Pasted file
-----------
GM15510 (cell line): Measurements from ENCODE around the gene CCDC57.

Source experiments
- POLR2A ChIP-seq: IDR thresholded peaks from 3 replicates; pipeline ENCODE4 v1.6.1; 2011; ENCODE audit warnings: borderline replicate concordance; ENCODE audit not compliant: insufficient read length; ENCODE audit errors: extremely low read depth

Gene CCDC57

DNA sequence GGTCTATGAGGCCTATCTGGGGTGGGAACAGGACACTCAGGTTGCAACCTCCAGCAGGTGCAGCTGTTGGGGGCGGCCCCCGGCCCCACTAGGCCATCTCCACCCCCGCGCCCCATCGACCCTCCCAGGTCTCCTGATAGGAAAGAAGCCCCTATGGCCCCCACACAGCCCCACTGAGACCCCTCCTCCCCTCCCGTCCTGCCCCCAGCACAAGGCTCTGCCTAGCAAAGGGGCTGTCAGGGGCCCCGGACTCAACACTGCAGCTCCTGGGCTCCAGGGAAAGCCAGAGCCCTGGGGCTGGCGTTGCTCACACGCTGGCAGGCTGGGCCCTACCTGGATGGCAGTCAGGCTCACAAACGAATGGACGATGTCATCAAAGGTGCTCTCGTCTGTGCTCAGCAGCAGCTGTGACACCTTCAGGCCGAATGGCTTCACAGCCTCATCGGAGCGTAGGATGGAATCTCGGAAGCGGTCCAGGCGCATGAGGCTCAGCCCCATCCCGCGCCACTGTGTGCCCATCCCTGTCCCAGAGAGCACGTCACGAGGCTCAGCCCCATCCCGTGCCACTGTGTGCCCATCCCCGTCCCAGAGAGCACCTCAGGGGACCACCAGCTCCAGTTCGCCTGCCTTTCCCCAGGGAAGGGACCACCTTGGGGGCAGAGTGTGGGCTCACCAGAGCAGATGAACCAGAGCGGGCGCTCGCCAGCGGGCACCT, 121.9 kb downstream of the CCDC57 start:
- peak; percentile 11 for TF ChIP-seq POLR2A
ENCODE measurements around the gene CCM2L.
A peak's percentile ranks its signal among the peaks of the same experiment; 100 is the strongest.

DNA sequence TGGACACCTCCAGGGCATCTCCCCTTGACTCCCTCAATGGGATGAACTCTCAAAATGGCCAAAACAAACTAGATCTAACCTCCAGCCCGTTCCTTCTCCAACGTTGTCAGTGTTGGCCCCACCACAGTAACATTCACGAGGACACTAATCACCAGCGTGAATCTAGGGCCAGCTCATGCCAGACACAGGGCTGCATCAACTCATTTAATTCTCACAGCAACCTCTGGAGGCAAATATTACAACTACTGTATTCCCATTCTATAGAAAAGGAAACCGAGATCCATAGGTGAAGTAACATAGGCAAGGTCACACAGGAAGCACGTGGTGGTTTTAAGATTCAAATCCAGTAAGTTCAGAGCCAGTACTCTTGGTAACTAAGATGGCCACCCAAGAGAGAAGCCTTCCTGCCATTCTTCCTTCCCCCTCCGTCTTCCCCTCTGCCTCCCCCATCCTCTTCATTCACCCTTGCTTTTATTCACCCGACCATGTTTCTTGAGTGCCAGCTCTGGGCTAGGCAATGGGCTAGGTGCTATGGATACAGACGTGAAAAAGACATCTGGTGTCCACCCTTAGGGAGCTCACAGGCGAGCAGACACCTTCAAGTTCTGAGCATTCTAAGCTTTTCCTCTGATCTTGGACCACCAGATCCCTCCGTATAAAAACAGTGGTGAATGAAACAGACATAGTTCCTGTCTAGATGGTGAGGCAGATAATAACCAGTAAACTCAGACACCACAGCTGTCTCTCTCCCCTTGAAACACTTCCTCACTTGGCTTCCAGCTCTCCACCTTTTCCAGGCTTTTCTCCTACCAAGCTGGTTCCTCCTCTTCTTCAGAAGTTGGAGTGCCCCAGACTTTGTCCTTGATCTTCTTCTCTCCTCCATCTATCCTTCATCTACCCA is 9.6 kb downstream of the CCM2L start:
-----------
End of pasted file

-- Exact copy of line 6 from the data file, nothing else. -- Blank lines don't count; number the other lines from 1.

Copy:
- peak; percentile 11 for TF ChIP-seq POLR2A